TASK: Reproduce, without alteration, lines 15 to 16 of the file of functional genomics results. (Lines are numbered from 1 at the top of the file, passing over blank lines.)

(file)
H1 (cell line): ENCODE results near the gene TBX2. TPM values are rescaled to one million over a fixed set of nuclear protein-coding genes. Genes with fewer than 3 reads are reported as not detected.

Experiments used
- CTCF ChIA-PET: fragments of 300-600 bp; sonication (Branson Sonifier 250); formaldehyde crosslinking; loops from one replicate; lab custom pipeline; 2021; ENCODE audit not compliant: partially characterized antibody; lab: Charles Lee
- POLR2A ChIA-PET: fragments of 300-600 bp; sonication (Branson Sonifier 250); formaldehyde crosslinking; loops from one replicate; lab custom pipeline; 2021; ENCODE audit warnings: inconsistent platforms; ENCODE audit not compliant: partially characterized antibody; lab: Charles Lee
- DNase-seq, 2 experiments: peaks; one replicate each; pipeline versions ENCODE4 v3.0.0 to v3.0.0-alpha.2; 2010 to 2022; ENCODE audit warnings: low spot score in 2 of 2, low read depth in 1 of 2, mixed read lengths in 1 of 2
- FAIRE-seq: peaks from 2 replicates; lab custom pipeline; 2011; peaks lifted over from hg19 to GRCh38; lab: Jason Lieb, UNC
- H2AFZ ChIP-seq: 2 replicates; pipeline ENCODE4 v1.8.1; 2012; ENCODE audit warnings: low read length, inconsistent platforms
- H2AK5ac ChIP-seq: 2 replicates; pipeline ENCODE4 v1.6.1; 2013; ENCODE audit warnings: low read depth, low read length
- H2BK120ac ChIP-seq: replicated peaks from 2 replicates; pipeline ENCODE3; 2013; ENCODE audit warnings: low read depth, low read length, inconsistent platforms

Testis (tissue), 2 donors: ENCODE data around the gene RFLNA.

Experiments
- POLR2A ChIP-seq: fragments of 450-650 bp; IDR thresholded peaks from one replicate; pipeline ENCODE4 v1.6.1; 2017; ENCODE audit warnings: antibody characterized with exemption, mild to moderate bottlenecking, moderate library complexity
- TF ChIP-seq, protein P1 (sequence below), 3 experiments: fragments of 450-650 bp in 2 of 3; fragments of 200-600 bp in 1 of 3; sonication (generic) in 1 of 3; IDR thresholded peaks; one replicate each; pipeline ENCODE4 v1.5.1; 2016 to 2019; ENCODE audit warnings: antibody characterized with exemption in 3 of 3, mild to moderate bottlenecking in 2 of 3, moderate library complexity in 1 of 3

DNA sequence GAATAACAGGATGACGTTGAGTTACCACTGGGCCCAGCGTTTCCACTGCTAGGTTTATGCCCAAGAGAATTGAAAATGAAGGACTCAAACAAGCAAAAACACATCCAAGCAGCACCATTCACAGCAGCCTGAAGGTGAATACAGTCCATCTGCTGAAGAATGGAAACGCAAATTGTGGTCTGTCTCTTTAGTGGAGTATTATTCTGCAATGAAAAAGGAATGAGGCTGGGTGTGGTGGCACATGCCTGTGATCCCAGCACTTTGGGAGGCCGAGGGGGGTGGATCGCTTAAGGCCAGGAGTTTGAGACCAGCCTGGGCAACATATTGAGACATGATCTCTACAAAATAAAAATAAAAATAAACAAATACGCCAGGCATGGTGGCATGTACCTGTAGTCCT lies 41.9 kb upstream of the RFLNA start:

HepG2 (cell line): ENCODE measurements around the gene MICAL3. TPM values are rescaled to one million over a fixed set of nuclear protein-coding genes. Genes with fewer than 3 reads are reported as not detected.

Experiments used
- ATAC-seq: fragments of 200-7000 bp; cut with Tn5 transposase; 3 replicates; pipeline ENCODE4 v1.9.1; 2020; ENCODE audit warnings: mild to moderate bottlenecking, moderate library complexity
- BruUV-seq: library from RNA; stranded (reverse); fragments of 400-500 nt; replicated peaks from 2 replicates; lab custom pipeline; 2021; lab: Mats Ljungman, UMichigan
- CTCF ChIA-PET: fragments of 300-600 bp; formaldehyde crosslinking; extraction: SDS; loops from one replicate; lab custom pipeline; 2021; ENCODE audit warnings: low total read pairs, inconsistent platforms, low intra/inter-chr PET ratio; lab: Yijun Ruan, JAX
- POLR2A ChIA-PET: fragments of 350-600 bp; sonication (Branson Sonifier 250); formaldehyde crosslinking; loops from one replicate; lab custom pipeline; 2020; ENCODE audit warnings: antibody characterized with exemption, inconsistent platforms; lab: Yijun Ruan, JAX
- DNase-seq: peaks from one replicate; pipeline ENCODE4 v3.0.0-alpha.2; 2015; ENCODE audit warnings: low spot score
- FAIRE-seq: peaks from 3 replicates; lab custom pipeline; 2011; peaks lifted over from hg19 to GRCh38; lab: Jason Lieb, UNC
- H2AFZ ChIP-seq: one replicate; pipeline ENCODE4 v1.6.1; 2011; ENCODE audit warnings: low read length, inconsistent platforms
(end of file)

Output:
HepG2 (cell line): ENCODE measurements around the gene MICAL3. TPM values are rescaled to one million over a fixed set of nuclear protein-coding genes. Genes with fewer than 3 reads are reported as not detected.

Experiments used